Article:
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Corporate Solutions

Break clause oversight leaves firm facing £300,000 bill.

Tenants have been warned to double check the small print on break clauses in their leases following a court case which has left a firm up to £300,000 out of pocket.

Commercial property experts at Colliers International highlighted the case after a judge at the High Court in Bristol ruled in favour of a landlord who had challenged a tenant’s right to invoke their break clause.

Colliers International Corporate Solutions Director Mike Woodliffe said: “This case highlights the pitfalls involved in a tenant serving a break notice and the conditions that must be met.

“The fact that the entire case hung on an outstanding sum of less than £200 has serious implications for landlord and tenant alike and proves once again the importance of proper consideration of what might be termed the small print in all commercial leases.”

The case involved a firm based on an estate in Stroud which had attempted to serve a break notice on its landlord. The landlord contested the break clause claiming it was invalid. The judge ruled in favour of the landlord and held that the tenant could not operate the break because a small sum of rent had not been paid despite the fact it never having been invoiced. The amount was interest on late payment of rent at some point during the lease term.

It was only after the break date that the landlord claimed for interest that should have been paid and the judge ruled that the tenant should have known this sum was due.

Mr Woodliffe continued: “The result means that the tenant continues to be liable for rent and other costs for the next five years, a total expenditure well in excess of £300,000.

“Whilst the judgement may seem harsh it highlighted the need for careful analysis of a tenant’s lease to ensure that specific terms and conditions are complied with. This includes payment of rent and numerous other requirements such as repair and decoration. Tenants may assume that because they have a break option in their lease they can just walk away at the relevant date.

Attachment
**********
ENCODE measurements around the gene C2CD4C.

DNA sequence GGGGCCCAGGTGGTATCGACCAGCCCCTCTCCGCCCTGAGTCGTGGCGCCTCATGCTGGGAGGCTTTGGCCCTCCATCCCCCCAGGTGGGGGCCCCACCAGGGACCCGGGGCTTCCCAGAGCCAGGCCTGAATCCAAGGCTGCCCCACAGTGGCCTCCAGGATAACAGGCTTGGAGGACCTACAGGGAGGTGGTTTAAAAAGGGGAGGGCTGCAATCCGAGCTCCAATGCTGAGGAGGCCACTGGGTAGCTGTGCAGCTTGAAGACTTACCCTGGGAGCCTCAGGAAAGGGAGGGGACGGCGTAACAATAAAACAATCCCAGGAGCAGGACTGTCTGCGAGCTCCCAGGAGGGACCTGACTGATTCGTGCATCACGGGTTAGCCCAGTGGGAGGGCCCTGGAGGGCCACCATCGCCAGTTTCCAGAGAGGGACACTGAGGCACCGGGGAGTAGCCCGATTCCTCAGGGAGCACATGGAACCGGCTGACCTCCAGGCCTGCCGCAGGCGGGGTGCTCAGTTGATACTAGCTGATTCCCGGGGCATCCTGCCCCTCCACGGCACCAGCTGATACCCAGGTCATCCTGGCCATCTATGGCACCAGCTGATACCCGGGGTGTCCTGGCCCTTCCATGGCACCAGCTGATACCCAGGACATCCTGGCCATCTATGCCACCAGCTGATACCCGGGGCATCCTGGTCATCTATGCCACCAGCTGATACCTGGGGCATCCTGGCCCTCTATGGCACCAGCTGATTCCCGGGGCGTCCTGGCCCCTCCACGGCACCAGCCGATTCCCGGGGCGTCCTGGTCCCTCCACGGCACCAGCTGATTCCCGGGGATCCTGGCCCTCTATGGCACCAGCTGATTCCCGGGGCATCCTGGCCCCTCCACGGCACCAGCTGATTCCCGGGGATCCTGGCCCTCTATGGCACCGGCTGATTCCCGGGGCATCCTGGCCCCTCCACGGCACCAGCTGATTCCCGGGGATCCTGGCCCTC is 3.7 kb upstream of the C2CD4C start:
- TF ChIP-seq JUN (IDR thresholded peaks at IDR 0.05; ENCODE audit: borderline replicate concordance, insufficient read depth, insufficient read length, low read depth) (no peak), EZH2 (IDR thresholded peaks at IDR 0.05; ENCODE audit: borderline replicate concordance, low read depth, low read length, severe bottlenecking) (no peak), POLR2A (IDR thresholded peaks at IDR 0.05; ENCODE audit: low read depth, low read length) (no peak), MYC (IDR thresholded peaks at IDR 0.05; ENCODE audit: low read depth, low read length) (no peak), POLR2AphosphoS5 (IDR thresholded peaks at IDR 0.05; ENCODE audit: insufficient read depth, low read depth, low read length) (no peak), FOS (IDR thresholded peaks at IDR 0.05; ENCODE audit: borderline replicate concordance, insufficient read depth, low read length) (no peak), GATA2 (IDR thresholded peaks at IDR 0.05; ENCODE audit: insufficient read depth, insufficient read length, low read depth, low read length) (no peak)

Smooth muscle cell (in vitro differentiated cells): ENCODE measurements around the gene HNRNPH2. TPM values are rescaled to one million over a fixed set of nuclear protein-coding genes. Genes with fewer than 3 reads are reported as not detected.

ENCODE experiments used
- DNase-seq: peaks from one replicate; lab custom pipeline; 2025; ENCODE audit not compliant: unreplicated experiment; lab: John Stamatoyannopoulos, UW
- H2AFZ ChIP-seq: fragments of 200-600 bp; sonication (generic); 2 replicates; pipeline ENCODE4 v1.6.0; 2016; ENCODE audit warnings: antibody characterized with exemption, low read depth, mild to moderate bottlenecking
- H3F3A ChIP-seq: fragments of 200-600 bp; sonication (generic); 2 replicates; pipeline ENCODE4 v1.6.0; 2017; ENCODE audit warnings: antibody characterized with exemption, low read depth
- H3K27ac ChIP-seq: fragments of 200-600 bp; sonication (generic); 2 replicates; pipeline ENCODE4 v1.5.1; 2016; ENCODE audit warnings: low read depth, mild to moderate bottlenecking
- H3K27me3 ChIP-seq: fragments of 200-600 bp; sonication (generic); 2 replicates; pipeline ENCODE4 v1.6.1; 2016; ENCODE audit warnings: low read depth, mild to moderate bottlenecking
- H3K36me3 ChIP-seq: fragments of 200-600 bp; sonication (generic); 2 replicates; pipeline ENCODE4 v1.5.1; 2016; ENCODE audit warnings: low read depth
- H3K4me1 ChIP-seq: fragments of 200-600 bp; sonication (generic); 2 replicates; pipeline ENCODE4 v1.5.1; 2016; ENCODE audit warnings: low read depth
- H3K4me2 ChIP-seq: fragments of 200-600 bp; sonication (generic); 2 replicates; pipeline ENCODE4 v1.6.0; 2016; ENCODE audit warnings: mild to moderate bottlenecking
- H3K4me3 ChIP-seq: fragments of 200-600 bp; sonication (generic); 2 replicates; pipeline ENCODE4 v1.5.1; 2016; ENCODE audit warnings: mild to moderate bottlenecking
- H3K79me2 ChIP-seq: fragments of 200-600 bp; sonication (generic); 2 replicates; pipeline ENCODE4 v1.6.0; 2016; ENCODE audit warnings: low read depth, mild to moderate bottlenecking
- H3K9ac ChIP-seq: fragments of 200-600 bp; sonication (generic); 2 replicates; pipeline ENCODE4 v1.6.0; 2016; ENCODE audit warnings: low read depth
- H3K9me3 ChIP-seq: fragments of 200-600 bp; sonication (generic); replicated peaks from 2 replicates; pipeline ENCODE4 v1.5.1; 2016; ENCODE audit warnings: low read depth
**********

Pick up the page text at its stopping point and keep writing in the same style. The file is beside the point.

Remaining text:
“Our experience is that instances such as these need to be given careful consideration and planned for accordingly. People often assume they know what they are doing and do not take specialist advice due to the perceived high cost.

“In the present economic climate with low demand and onerous liabilities on the owners of vacant properties, landlords will carefully scrutinise the validity of the tenants’ break notice in order to avoid losing a tenant.

“Businesses are feeling pressure on all fronts and decisions to close shops or commercial units are not taken lightly - but failure to review the break option in the lease may lead to misinformed decisions that may have cost implications or in the worst case may mean the lease is not terminated and the liability remains for the remainder of the lease.

“This case highlights the need for careful planning prior to the service of a break option and the importance of taking specialist advice to ensure compliance.”

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